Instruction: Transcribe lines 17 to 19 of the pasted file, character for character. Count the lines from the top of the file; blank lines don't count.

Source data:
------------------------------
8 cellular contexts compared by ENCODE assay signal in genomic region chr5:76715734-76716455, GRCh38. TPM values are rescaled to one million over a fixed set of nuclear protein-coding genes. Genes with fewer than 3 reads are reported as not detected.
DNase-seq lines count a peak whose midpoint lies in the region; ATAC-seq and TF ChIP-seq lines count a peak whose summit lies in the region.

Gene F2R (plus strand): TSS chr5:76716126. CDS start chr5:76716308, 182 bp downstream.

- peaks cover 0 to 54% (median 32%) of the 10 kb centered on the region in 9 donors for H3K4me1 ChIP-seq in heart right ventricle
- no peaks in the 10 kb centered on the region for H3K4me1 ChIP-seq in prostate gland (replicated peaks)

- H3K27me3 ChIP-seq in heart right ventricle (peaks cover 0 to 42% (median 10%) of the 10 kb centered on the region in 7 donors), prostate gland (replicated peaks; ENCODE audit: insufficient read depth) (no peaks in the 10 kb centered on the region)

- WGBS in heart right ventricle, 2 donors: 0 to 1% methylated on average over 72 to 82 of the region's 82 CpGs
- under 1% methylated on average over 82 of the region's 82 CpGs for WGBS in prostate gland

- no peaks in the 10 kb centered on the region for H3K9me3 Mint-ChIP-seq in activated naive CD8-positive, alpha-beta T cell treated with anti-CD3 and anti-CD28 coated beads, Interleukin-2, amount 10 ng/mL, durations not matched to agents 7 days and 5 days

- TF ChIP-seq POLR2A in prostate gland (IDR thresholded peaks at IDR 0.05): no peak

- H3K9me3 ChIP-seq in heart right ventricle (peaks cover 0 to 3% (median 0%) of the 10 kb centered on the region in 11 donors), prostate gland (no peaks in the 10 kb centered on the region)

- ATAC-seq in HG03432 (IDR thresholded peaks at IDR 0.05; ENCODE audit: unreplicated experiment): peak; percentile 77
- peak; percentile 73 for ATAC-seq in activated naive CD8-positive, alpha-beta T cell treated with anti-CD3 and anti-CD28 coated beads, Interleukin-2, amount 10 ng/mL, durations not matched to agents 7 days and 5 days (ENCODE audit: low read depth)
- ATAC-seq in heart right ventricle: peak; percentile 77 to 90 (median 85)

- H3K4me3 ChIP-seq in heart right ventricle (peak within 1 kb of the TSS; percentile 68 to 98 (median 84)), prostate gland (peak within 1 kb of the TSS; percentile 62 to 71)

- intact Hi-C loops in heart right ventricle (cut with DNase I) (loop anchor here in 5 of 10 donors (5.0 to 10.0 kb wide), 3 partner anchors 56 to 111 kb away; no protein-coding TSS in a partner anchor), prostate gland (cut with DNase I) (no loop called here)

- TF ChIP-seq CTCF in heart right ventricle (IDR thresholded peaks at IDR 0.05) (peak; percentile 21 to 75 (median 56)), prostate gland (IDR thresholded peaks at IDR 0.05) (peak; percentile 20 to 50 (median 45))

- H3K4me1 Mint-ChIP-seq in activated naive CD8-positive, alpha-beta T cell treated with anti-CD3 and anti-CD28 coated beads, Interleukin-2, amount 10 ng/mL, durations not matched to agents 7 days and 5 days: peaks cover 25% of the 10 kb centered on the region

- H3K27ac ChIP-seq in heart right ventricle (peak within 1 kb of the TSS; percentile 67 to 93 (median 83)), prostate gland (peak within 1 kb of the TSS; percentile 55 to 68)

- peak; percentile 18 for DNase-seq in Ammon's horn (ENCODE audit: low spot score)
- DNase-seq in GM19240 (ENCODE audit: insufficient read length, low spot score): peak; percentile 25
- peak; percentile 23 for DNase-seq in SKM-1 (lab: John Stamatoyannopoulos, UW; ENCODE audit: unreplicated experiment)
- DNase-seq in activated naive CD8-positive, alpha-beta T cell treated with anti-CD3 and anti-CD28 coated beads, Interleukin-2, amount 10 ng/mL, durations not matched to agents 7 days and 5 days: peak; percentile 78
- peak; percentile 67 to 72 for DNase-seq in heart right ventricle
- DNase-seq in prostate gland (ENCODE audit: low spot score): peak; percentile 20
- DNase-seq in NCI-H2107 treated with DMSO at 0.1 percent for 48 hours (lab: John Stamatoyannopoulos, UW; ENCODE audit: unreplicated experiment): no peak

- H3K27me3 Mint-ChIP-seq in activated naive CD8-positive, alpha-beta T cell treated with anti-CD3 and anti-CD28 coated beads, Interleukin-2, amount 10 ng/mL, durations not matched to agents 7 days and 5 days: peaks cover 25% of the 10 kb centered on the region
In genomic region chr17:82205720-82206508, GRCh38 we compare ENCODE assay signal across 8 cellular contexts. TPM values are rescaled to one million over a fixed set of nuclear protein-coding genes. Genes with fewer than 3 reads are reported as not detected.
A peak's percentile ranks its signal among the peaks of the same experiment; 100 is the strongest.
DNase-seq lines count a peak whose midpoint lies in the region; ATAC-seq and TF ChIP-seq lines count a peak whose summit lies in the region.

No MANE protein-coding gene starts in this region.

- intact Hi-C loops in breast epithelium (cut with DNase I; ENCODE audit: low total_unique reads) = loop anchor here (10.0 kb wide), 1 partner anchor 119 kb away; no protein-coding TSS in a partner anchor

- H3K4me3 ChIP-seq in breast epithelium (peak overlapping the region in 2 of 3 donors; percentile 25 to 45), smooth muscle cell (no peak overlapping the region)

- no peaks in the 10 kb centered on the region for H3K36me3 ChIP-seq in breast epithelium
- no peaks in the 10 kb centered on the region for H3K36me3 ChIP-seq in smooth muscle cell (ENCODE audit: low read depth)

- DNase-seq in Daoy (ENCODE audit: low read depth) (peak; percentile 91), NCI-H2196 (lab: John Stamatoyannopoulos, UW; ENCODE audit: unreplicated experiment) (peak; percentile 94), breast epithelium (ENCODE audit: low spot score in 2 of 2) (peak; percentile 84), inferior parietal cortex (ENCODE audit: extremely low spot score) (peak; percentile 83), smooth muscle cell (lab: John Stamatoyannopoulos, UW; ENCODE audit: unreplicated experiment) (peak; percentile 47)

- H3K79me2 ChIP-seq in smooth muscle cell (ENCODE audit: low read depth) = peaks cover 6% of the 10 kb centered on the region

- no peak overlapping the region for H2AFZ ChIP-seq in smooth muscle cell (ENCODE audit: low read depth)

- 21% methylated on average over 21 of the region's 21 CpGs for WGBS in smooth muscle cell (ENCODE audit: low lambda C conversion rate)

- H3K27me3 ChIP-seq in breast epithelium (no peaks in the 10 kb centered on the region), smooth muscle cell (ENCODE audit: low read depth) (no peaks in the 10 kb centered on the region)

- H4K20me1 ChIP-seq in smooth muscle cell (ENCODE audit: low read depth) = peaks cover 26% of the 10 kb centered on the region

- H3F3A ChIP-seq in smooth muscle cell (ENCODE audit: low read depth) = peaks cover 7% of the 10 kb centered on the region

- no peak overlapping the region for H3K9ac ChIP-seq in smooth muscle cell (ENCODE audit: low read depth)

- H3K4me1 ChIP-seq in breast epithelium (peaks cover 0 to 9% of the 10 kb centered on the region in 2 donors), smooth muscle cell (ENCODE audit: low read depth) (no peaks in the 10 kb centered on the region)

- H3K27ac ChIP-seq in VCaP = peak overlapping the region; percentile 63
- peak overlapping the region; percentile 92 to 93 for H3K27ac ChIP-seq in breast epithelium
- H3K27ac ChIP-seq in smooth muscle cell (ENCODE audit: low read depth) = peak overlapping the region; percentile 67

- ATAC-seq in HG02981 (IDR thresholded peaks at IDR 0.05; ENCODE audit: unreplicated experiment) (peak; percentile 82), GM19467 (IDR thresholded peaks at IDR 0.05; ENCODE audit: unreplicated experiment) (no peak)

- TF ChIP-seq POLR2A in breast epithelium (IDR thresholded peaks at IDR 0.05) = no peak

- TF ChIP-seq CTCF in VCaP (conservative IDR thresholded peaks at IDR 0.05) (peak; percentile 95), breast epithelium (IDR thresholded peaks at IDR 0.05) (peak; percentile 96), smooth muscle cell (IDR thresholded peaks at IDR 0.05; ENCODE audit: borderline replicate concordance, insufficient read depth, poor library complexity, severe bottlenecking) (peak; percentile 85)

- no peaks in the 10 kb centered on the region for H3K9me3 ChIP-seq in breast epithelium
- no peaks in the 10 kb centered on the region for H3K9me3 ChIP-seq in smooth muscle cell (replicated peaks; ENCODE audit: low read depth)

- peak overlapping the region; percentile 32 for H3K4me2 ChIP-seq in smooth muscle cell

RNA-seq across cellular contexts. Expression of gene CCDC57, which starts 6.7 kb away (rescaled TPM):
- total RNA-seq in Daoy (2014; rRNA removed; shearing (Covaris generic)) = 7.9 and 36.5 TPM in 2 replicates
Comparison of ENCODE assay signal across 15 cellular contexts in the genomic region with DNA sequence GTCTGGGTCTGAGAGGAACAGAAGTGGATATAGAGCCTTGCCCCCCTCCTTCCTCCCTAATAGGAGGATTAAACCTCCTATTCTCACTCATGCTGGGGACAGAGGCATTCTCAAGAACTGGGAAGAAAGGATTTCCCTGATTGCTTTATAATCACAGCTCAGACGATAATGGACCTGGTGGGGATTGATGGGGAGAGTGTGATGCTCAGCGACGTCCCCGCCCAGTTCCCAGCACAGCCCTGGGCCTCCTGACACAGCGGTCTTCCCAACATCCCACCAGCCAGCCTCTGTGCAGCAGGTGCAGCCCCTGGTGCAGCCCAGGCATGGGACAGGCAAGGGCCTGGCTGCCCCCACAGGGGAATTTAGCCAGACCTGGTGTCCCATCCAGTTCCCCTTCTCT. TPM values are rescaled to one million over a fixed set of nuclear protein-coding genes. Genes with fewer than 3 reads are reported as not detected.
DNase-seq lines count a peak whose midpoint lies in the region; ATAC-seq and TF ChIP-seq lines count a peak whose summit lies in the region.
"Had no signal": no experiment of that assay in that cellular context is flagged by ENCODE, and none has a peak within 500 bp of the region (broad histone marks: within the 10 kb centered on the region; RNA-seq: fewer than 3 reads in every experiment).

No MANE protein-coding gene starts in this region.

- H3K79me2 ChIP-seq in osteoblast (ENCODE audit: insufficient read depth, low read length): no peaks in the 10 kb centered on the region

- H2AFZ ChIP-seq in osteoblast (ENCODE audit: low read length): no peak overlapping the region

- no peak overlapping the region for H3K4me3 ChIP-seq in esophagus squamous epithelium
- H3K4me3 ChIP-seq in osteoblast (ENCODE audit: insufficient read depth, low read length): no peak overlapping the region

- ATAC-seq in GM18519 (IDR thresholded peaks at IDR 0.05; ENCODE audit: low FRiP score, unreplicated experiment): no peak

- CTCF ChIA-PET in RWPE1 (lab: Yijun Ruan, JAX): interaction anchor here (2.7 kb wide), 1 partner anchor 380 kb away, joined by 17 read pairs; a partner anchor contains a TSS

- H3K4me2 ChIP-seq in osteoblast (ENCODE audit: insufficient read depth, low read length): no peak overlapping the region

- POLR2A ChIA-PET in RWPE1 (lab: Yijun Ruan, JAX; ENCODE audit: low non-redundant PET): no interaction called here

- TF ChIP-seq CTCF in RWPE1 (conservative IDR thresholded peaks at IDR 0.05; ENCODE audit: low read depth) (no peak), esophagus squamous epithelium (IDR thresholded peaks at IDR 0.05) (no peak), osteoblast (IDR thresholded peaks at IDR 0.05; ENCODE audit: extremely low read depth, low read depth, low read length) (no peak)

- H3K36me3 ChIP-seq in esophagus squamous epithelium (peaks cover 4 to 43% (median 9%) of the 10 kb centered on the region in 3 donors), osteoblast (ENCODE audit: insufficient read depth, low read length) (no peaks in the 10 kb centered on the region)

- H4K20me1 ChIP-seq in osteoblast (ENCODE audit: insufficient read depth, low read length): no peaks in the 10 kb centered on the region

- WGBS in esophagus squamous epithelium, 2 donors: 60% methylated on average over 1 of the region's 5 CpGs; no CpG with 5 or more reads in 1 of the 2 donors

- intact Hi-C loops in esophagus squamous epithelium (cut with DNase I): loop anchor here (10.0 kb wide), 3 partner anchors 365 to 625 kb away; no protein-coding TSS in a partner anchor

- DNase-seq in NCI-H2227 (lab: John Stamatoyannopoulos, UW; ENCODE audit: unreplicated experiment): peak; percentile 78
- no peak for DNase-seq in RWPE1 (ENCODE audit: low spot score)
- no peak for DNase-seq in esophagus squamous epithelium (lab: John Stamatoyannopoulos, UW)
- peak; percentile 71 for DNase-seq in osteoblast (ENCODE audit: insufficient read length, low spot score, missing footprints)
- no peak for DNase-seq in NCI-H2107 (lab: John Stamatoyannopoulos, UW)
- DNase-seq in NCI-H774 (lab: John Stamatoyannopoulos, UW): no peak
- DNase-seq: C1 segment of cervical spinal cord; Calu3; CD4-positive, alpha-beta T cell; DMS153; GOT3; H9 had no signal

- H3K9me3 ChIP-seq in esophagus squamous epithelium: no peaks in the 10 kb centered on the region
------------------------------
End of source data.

- TF ChIP-seq CTCF in heart right ventricle (IDR thresholded peaks at IDR 0.05) (peak; percentile 21 to 75 (median 56)), prostate gland (IDR thresholded peaks at IDR 0.05) (peak; percentile 20 to 50 (median 45))

- H3K4me1 Mint-ChIP-seq in activated naive CD8-positive, alpha-beta T cell treated with anti-CD3 and anti-CD28 coated beads, Interleukin-2, amount 10 ng/mL, durations not matched to agents 7 days and 5 days: peaks cover 25% of the 10 kb centered on the region

- H3K27ac ChIP-seq in heart right ventricle (peak within 1 kb of the TSS; percentile 67 to 93 (median 83)), prostate gland (peak within 1 kb of the TSS; percentile 55 to 68)